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Love and the Moral Psychology of the Hegelian Nietzsche: Comments on Robert Pippin’s Nietzsche, Psychology, and First Philosophy

Love and the Moral Psychology of the Hegelian Nietzsche: Comments on Robert Pippin’s Nietzsche,... Abstract: Pippin treats Nietzsche’s moral psychology as the key to his philosophy. Three aspects of the psychology are meant to bear this weight: (1) a critical and deflationary, but irreducibly hermeneutic, conception of the nature of moral psychology itself; (2) a thesis that eros is central to Nietzsche’s theory of valuing; and (3) an expressivist theory of action, which replaces the causal role of intention with an interpretive notion of expression in explaining action. Pippin’s handling of all three, but especially the third, places Nietzsche’s philosophy in a Hegelian light, as does his view that genuine action arises from a deep-going self-dissatisfaction. I raise doubts about whether the expressivist theory of action can be adequate to all actions and suggest that the centrality of self-dissatisfaction for Pippin stands in tension with Nietzsche’s own construal of the demand for affirmation of life. http://www.deepdyve.com/assets/images/DeepDyve-Logo-lg.png The Journal of Nietzsche Studies Penn State University Press

Love and the Moral Psychology of the Hegelian Nietzsche: Comments on Robert Pippin’s Nietzsche, Psychology, and First Philosophy

The Journal of Nietzsche Studies , Volume 44 (2) – Aug 15, 2013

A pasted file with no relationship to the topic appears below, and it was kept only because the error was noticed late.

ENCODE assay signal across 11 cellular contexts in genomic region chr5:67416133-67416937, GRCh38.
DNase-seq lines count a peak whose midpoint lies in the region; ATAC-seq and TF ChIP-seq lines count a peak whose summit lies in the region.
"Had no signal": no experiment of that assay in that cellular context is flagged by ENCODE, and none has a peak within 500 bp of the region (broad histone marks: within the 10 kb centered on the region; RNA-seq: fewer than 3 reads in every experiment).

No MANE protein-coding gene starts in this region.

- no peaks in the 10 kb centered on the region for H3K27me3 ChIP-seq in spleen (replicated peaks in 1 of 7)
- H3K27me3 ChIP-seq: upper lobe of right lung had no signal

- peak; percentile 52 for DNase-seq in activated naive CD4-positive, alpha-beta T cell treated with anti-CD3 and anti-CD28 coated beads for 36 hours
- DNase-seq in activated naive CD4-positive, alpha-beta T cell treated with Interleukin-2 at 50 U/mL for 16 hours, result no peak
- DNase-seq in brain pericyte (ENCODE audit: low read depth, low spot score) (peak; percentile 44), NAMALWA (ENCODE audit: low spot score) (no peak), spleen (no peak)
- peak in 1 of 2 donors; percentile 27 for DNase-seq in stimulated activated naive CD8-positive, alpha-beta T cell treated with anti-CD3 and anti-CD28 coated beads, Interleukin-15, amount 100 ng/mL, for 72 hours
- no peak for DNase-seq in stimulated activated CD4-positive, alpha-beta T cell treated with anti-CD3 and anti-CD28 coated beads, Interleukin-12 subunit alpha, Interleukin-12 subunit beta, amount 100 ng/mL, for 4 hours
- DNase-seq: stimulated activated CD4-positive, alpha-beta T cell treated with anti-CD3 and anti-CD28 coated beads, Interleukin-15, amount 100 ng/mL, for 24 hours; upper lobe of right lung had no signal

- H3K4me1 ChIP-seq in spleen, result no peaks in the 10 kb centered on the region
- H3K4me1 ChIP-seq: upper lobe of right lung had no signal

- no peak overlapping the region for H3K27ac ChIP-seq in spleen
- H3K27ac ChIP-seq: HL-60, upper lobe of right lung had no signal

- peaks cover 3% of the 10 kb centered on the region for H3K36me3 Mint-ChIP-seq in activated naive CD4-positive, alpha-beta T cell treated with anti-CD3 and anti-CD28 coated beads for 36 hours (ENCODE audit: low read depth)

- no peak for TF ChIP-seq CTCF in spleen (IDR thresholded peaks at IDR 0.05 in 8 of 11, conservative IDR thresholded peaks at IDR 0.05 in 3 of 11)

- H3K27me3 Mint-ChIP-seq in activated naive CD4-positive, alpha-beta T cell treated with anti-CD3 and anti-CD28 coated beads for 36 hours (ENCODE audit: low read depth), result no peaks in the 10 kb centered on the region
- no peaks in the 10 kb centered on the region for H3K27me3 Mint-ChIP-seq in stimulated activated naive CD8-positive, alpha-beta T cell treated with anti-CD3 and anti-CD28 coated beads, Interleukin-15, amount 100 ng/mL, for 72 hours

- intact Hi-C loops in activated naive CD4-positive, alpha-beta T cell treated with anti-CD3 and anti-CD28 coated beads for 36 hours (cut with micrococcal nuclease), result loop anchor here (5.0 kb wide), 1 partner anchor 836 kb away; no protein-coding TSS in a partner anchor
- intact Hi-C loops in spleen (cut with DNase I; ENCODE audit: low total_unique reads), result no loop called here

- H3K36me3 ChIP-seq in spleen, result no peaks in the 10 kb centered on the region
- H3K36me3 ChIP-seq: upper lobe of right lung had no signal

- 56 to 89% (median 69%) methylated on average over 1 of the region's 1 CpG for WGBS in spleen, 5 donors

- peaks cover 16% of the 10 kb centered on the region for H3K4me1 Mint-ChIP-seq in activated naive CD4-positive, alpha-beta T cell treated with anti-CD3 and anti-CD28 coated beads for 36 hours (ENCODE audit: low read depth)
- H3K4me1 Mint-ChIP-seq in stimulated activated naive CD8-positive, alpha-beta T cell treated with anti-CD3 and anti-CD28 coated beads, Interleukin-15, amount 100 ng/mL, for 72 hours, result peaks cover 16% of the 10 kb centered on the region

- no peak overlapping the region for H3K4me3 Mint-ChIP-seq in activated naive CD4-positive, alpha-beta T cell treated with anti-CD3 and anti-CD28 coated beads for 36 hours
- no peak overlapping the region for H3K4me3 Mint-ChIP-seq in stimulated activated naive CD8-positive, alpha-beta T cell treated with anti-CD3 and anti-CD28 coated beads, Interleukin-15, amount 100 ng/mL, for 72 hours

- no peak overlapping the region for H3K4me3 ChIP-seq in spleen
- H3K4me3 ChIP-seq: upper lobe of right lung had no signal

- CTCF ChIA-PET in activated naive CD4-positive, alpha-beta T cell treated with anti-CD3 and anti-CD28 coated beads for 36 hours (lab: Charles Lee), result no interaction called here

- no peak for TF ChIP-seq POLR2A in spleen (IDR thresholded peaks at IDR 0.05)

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Penn State University Press
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Copyright © The Pennsylvania State University.
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1538-4594
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Abstract

Abstract: Pippin treats Nietzsche’s moral psychology as the key to his philosophy. Three aspects of the psychology are meant to bear this weight: (1) a critical and deflationary, but irreducibly hermeneutic, conception of the nature of moral psychology itself; (2) a thesis that eros is central to Nietzsche’s theory of valuing; and (3) an expressivist theory of action, which replaces the causal role of intention with an interpretive notion of expression in explaining action. Pippin’s handling of all three, but especially the third, places Nietzsche’s philosophy in a Hegelian light, as does his view that genuine action arises from a deep-going self-dissatisfaction. I raise doubts about whether the expressivist theory of action can be adequate to all actions and suggest that the centrality of self-dissatisfaction for Pippin stands in tension with Nietzsche’s own construal of the demand for affirmation of life.

Journal

The Journal of Nietzsche StudiesPenn State University Press

Published: Aug 15, 2013

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